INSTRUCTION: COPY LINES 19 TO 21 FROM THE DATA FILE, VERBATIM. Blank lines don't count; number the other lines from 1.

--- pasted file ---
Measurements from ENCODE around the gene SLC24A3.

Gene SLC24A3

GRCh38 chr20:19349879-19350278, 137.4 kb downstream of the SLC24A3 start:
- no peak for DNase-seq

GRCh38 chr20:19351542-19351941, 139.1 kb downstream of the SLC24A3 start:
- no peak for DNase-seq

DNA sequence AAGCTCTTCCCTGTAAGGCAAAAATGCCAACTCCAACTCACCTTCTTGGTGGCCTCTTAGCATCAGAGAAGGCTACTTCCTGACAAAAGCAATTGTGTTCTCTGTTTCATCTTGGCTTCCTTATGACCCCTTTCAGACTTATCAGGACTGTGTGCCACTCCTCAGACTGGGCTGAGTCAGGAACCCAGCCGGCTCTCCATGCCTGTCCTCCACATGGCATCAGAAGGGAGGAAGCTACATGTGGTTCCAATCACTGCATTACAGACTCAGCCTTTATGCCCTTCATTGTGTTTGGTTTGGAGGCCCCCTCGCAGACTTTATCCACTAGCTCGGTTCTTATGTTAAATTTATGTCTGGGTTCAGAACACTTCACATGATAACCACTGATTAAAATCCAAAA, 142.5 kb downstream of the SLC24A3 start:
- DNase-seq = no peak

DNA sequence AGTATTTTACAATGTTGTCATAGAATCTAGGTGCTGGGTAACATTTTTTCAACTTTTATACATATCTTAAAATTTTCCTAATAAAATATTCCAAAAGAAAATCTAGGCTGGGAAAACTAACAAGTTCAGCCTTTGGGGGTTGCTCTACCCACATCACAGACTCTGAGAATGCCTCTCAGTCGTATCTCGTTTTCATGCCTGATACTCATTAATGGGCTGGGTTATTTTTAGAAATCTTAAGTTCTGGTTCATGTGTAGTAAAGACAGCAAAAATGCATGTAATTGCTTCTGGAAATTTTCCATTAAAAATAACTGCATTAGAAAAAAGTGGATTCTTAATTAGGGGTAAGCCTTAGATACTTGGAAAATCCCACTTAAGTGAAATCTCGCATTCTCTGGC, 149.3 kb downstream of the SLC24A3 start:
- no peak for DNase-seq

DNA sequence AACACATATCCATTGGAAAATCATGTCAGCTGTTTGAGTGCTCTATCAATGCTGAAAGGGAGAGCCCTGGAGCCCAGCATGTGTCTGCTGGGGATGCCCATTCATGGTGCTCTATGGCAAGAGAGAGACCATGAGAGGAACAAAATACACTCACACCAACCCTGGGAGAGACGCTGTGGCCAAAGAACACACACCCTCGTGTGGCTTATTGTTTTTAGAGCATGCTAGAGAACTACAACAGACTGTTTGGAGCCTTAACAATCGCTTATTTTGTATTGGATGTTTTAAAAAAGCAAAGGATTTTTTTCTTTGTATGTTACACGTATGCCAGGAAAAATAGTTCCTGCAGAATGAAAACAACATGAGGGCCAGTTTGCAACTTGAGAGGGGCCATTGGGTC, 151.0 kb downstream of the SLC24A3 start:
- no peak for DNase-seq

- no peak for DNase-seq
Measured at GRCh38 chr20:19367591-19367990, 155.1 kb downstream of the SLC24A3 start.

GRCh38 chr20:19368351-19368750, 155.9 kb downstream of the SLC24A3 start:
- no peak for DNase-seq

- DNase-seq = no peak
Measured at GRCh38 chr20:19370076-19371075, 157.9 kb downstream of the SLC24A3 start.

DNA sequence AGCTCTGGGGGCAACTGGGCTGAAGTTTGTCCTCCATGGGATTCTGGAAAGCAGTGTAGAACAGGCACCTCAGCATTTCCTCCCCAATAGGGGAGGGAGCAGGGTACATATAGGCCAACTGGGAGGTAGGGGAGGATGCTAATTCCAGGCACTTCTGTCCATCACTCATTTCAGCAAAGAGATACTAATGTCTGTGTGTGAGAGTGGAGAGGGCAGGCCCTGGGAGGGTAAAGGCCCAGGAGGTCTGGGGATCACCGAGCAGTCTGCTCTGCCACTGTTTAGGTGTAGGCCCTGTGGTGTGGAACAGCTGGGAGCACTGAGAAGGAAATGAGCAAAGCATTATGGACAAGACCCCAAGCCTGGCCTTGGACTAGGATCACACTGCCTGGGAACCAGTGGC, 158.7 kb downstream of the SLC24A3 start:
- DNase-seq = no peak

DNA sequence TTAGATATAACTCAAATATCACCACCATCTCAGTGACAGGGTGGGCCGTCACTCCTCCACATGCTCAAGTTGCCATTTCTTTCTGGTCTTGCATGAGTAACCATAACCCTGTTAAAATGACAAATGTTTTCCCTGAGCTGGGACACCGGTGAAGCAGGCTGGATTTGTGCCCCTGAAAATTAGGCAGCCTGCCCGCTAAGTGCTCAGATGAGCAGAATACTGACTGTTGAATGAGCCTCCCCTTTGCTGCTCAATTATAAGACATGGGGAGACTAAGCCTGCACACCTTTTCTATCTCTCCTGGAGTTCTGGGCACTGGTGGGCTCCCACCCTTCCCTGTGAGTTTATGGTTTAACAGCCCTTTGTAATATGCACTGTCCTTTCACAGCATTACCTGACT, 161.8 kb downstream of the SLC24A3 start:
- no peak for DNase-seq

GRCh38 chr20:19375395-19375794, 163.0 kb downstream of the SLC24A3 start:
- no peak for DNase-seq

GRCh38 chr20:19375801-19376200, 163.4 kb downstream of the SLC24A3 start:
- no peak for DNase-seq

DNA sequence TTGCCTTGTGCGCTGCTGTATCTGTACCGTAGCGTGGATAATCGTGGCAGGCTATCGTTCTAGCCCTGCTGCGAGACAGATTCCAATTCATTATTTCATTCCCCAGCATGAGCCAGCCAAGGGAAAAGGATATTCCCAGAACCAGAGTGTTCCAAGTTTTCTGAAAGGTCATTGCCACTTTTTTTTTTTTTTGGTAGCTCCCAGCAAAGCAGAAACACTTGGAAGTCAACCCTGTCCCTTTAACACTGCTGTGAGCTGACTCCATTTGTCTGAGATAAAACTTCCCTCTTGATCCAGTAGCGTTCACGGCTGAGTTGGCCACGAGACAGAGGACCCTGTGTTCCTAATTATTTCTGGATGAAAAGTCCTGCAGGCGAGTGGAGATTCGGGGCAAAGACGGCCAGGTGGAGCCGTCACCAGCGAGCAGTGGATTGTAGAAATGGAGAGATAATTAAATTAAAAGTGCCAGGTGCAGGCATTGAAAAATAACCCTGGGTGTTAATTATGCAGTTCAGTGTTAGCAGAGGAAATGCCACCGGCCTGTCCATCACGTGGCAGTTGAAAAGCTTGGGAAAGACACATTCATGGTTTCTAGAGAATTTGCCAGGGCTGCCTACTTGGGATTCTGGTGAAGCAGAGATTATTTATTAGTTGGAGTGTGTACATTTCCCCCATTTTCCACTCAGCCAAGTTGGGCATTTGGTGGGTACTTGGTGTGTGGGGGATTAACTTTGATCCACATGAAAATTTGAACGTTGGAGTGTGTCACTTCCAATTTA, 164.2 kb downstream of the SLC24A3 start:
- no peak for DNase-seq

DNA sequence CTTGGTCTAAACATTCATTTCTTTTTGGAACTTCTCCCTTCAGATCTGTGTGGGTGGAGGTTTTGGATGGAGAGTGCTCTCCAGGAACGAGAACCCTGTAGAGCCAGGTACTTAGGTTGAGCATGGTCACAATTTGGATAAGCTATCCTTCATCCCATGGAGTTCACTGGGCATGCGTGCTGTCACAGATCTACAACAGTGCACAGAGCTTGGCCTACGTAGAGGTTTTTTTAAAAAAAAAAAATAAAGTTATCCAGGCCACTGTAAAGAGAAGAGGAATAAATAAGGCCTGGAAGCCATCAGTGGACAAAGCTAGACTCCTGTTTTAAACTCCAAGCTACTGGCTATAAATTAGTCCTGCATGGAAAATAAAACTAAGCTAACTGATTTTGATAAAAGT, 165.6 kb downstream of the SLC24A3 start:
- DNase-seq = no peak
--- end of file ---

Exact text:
DNA sequence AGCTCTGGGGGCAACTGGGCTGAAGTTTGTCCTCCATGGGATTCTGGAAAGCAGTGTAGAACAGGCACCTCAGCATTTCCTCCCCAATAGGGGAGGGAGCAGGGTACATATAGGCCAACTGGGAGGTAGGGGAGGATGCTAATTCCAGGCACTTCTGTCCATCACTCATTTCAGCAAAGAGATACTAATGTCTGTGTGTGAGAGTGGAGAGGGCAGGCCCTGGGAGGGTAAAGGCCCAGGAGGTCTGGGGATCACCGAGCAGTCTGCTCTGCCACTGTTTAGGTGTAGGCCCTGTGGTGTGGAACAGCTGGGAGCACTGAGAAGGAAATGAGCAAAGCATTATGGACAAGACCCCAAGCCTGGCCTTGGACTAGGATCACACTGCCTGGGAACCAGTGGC, 158.7 kb downstream of the SLC24A3 start:
- DNase-seq = no peak

DNA sequence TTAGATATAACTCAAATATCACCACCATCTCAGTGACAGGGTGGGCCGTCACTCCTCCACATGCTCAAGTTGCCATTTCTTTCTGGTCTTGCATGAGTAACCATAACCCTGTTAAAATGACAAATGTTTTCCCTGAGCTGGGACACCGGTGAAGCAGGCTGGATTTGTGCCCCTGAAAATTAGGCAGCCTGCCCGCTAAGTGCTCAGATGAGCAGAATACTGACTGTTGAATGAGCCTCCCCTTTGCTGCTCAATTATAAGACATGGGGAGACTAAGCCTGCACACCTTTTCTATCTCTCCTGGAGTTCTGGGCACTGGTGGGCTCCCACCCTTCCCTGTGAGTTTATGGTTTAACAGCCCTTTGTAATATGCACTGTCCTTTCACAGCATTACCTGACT, 161.8 kb downstream of the SLC24A3 start: